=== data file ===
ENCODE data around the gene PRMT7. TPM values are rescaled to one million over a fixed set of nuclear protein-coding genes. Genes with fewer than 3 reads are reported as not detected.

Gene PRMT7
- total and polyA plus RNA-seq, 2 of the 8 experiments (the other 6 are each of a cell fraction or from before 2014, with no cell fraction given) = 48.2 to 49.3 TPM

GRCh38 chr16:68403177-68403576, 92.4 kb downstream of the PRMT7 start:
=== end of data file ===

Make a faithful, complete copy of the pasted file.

ENCODE data around the gene PRMT7. TPM values are rescaled to one million over a fixed set of nuclear protein-coding genes. Genes with fewer than 3 reads are reported as not detected.

Gene PRMT7
- total and polyA plus RNA-seq, 2 of the 8 experiments (the other 6 are each of a cell fraction or from before 2014, with no cell fraction given) = 48.2 to 49.3 TPM

GRCh38 chr16:68403177-68403576, 92.4 kb downstream of the PRMT7 start: